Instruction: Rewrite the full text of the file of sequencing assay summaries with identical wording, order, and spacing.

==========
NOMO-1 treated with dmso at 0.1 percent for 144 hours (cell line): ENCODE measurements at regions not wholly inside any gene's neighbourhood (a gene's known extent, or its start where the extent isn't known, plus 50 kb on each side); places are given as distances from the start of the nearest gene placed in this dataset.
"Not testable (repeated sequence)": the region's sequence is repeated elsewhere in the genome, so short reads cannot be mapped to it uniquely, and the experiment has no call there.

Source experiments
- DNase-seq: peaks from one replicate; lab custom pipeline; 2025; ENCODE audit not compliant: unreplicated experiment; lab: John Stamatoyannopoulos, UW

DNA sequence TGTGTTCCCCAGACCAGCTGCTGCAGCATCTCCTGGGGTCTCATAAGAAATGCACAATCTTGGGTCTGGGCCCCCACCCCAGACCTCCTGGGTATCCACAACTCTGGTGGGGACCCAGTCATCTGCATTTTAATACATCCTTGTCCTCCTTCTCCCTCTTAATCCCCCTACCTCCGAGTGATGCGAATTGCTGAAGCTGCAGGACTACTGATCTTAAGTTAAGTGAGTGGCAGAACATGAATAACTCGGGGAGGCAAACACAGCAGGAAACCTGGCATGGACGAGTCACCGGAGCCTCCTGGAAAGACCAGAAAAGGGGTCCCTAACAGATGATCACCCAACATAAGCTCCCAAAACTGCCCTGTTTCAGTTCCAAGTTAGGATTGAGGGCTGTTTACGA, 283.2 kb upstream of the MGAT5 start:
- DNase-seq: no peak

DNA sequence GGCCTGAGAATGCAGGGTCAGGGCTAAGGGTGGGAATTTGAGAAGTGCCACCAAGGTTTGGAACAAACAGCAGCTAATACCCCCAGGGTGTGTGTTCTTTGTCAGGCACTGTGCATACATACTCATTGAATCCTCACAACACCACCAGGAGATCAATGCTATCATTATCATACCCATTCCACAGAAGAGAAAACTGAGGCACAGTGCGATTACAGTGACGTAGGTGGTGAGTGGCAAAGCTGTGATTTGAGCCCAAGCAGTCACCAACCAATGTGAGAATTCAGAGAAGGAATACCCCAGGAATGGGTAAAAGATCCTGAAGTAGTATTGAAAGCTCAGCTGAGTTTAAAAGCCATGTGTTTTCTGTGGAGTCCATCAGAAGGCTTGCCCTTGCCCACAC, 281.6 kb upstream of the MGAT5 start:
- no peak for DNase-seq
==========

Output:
NOMO-1 treated with dmso at 0.1 percent for 144 hours (cell line): ENCODE measurements at regions not wholly inside any gene's neighbourhood (a gene's known extent, or its start where the extent isn't known, plus 50 kb on each side); places are given as distances from the start of the nearest gene placed in this dataset.
"Not testable (repeated sequence)": the region's sequence is repeated elsewhere in the genome, so short reads cannot be mapped to it uniquely, and the experiment has no call there.

Source experiments
- DNase-seq: peaks from one replicate; lab custom pipeline; 2025; ENCODE audit not compliant: unreplicated experiment; lab: John Stamatoyannopoulos, UW

DNA sequence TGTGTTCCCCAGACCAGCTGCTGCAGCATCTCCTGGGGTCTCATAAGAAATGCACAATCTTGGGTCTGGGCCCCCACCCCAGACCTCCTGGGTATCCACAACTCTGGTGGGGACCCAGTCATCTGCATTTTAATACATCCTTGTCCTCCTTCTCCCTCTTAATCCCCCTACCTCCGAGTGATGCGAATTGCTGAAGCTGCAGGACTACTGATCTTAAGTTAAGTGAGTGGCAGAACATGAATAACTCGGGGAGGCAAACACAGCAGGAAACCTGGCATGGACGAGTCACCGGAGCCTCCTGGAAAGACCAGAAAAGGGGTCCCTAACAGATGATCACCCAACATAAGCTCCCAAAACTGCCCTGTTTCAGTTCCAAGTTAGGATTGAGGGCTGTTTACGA, 283.2 kb upstream of the MGAT5 start:
- DNase-seq: no peak

DNA sequence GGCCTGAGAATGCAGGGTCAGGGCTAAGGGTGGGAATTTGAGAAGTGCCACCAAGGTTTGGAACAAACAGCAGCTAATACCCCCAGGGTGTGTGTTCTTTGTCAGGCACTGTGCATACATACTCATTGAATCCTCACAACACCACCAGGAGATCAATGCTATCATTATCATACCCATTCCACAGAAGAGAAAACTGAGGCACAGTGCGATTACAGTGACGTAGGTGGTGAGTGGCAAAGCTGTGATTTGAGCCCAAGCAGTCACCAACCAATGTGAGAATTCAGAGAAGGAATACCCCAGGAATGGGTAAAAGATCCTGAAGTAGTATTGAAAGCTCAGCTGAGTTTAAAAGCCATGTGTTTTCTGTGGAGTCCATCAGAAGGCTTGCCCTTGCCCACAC, 281.6 kb upstream of the MGAT5 start:
- no peak for DNase-seq